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Local Studies Department

The Gordon Bennett Motor Race 1903 - Leinster Leader June 1903

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Leinster Leader, Saturday 4 July 1903, Last Edition – Page 5
THE COMPETITORS.–
“WHOS WHO.”

The following biographies of the competitors (prepared before the race and consequently containing conjectures as to roads, results, etc.), will enable the reader to ascertain “who’s who”:-

Mr. S. F. Edge, the holder of the Cup, who started first, made his third appearance in the competition. In 1900 he attempted to compete in the first race, but was disqualified, as his tyres were alleged not to have been of English manufacture. In 1901 he was the sole representative of England, but his car broke down. Last year he was more fortunate, being the only competitor to finish. His average over the course was 34 miles an hour. Mr. Edge assisted to select the present course, and he has been more or less in touch with it for several months. He went to France to witness the Paris-Bordeaux race, and travelled 2,000 miles on his car. With the other English competitors he has been staying at Castle Rheban, about 2 miles from Athy. His idea is that a speed of eighty miles an hour may be attained in parts, and that the average will be about 45 to 50 miles an hour. “We have good cars,” he said, “and shall try as hard as anyone else.” Of course he speaks well, but complains of bad bumps at the Athy side of Ballyshannon and between Ardscull Moat and Athy. He is married, and was born in 1871. His is head of the firm of S. F. Edge and Co., Ltd. All the English competitors will use Napier cars. Mr. Edge believes that facility in quick changes in speed will be an important factor, and has had his machines constructed accordingly. He is president of the English Motor Cycling Club.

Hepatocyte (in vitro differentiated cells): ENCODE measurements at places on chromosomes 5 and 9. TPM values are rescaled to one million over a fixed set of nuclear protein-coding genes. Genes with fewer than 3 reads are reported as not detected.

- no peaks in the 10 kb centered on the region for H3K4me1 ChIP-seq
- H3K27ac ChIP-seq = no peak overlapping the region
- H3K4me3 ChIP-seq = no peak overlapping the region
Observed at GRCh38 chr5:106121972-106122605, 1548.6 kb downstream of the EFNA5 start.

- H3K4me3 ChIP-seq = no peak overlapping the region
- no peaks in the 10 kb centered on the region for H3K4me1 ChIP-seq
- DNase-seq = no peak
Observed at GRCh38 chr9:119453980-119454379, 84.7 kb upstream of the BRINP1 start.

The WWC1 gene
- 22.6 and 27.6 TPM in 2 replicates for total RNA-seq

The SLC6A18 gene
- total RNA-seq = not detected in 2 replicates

Mr. Charles Jarrott is a single man, born in 1876, and is a member of the firm of Messrs. Charles Jarrott and Letts, Ltd. He thinks the angles are not bad, and that the chief danger is taking curves at high speed, when, as a matter of fact, the front wheels being off the ground, steering is almost impossible. He took part in the Paris-Madrid race, drawing No. 1 position, and was fourth on an 80 h-p.[sic] De Dietrich car. His average to Bordeaux, where the race was stopped, was 58 miles an hour. The previous record was 53 miles an hour. The road for Thursday’s race he did not think as good as the road from Paris to Bordeaux, but it is little inferior to the Des Ardennes circuit. The race, he calculates, will occupy about nine hours, including controls. He fancies that Farman is a dangerous opponent. Mr. Jarrott has also spent a lot of time on the course, and he had an adventure between Ballylinan and Athy, where a stone hopped up into one of Mr. Edge’s chains, and the radial rod breaking, he had to tow Mr. Edge’s big Napier homewards with a tiny 8h-p. De Dion vorturette. Mr. Jarrott says there were too many cars in the Paris-Madrid race, and the speeds were too great. In the Ardennes race last year there was an exciting finish between Jarrott and Gabriel, and Jarrott won.

Mr. J. W. Stocks has been chosen as the third driver representing England. Mr. Stocks was formerly a racing cyclist, and held the 25 miles’ N.C.U. championship. He is the manager of the De Dion Bouton Company’s English branch. Mr. Stocks is married, and was born in 1868. He won the eliminating trial on a Napier from the Star car at Welbeck Abbey. His speed was estimated on that occasion at 50 to 60 miles an hour.

The Chevalier Rene de Knyff, President of the Racing Committee of the Automobile Club de France, is a Belgian. He went the course some time ago. He says the roads are good, but that the curves are too abrupt for high speed, and a steady eye and sang froid are necessary to prevent the car from running into the trees. In his opinion fully 40 per cent. of the course is not wide enough for passing. He took part in the first Gordon-Bennett race in 1900, and also in the Paris-Madrid race, being second off, but was soon passed by Louis Renault, and he broke down in company with Fournier at Chartres. He formerly held the Arenberg Cup for the fastest car in the run to Bordeaux, using alcohol as fuel. This was won in the Paris-Madrid race by M. Regolly. Renault arrived first at Bordeaux, but was not the winner on time. His brother was killed in the race.

Mr. Maurice Farman, although racing for France, is an Englishman. Like Baron de Knyff he will ride a Panhard. The Panhards won the Gordon-Bennett race in 1900 and 1901, the average in the first case being 38½ miles an hour, and in the second 39½ miles an hour. The whole French team broke down in 1902.